I just finished watching Cammy Bean and Steve Won’s webinar “Is Your E-Learning Interactive?” and got some really valuable ideas from them — including the importance of getting students reflecting, feeling, and acting. If you have the time, it is an hour well spent. They spent a bit of time at the beginning discussing what is meant by interactivity, and warned against relying simply on a “Next” button that allows students to proceed to the next slide as the only form of interaction.
At the same time, they also warned against what Cammy called “clicky clicky bling bling” — overusing interactivity through flashy games or other elements. These can be too distracting and are often done out of context of the learning at hand. One person asked if interactive e-learning can sometimes be too childish for the workplace, and I agree that it can, and that more thoughtful forms of interaction should always be created.
What I particularly liked was their use of real world e-learning examples. I found the opportunity to see what others have done well to be very inspiring. I’m not a graphic designer, so my e-learning modules will never be as beautiful as some of the examples, but the fundamental learning design concepts can certainly be implemented.
I also appreciated their focus on more cognitive forms of interactivity (“get them reflecting“), such as asking questions and pausing to get people thinking. I have found this kind of activity very powerful in face-to-face classrooms, and was pleased to see it being recreated online. Cammy noted that much of the activity is going on in the brain, so it can appear passive. Good questions, an opportunity for reflection, and sharing with others can be much more effective than pushing a Next button or clicking on a graphic.
The video also describes the effective use of storytelling for more interactive e-learning. I’ve been reading about the power of storytelling lately, and found its appearance in this video very helpful. Stories can engage learners by involving their emotions (“get them feeling“) and making it more human. One example used was of a workplace behaviour e-learning module, which told the story of “Screaming Ruth”, who yelled at her employees. Her behaviour is demonstrated, its effects revealed, and there is an opportunity for reflection on what happened, why it was inappropriate, and what alternative forms of behaviour would be more appropriate. The result is much more engaging, emotional, and cognitively interactive than a straight list of policy definitions, dos, and don’ts.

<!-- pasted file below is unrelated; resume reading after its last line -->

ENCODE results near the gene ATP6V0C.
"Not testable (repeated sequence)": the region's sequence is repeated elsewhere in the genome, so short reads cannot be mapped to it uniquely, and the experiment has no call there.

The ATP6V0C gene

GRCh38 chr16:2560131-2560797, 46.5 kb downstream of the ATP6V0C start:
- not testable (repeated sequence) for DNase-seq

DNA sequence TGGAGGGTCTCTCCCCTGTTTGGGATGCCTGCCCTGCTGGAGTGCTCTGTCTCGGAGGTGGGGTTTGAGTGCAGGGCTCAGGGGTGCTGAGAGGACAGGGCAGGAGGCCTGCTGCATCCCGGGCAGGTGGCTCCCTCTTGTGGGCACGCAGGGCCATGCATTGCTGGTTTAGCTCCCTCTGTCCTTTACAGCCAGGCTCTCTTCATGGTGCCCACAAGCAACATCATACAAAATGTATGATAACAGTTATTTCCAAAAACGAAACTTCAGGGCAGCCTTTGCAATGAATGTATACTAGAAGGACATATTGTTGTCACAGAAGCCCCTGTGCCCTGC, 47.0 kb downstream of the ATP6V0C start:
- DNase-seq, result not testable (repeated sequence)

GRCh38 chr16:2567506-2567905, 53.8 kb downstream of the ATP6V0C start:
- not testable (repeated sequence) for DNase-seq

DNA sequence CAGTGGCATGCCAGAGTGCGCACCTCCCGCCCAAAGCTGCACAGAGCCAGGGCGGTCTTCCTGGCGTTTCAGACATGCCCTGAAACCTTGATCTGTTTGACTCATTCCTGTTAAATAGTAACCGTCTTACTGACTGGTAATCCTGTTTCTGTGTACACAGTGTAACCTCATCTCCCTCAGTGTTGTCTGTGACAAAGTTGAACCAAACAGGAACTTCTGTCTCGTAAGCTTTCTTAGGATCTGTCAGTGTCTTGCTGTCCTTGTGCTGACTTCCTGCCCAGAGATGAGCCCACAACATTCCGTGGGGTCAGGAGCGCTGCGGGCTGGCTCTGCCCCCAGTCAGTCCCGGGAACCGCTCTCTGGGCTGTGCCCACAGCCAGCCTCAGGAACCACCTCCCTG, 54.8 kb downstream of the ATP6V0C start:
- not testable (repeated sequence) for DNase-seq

Other ideas that I found interesting included having students build their own action plan as they work through the e-learning (“get them doing“), so that when they are finished the class they have a document they can take away with them and immediately start to work from. In a similar way, you could also get students to start building their own job aids as part of the activities for the course, which they will be able to refer back to later. You can also ask students to do an activity offline, including the creation of an accountability document to take back to their supervisors. Not everything needs to happen in the web browser. Send them outside, get them talking with people face-to-face.
I also appreciated the modeling of interactivity throughout the webinar. Although this video is just a recording, the live audience was continually asked to think about a question, reflect, and write down their thoughts. Watching the video, you can either fast forward through these moments, or actually pause and reflect yourself on the question. It was in these moments of reflection that I started to think more deeply about the topic and decided to start writing down all that I was learning — which led to this blog post.
I’m currently working on some new e-learning modules for work and knew that I wanted to increase the interactivity over what I’ve done before. I found this webinar to be really helpful in inspiring some fresh ideas, and encouraging me to follow some directions I was thinking about going. I’m quite excited now about trying to pull this all together, and will write a follow-up post once I have some of the work completed.